Kigelia africana Stem Bark, Fruit and Leaf Extracts Alleviate Benzene-induced Leukaemia in Rats

Akanni, E. Olufemi and Olaniran, I. Omotayo and Akinbo, B. David and Iyiola, Monjeed and Ogunlade, Adebola and Sanni, Bilikis and Adejumo, Temitope (2017) Kigelia africana Stem Bark, Fruit and Leaf Extracts Alleviate Benzene-induced Leukaemia in Rats. Journal of Pharmaceutical Research International, 18 (2). pp. 1-11. ISSN 2231-2919

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Aims: This study was aimed at evaluating the potential leukaemia chemotherapeutic activities of various extracts of Kigelia africana stem bark; fruit and leaf by using a benzene-induced model of leukaemia to validate its folkloric use. Evidences from African herbal medicine and traditional applications have shown that Kigelia africana plant has several beneficial therapeutic properties against microbial infections and cancer cell lines. Study Design: Experimental study. Place and Duration of Study: Department of Biomedical Science, College of Health Sciences, Ladoke Akintola University of Technology, Osogbo, Nigeria and study was conducted between August, 2016 and November, 2016. Methodology: Rats were administered 0.2 mL of benzene solution intravenously through the tail 48-hourly for 4 weeks, tested periodically and observed till leukaemia developed prior to treatment with respective extract of the Kigelia africana stem bark, fruit and leaf in appropriate rat groups after leukaemia was confirmed with haematological protocols. Leukaemic rats were administered with 100 mg/mL contained in 0.5 mL stem bark, 0.5 mL fruit and 0.2 mL of the leaf extract orally by gavage using oral cannula once daily post leukemia induction for four weeks. Haematological parameters and white blood cells differential counts (lymphocytes) were assessed in both control and treatment groups to determine the leukaemia burden. Results: Kigelia africana treatment using the stem bark, fruit and leaf significantly (P < 0.05) alleviated the anaemia indices and reduced the marked leucocytosis usually associated with leukaemia toward the negative control level when compared with the leukaemia control group. Antileukaemic activity however appears to be highest in stem bark, and least in the leaf. Conclusion: This study revealed the potential of ethanol extracts of Kigelia africana stem bark, fruit and leaf to reverse leukaemic effects in benzene-induced leukaemia bearing wistar rats and this suggest that the extracts might be promising natural, non-toxic and anticancer agents.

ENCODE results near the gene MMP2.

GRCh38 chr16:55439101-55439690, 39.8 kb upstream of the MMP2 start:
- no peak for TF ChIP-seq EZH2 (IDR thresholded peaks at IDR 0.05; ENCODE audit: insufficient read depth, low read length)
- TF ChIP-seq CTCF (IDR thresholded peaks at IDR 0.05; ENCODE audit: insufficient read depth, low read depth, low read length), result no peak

Item Type: Article
Uncontrolled Keywords: Kigelia africana; benzene; cancer; chemotherapy; leukaemia; chemoprevention.
Subjects: R Medicine > RM Therapeutics. Pharmacology
Divisions: Faculty of Medicine, Health and Life Sciences > School of Medicine
Depositing User: Mr. Victor Sebiotimo
Date Deposited: 28 Mar 2019 13:42
Last Modified: 28 Mar 2019 13:42

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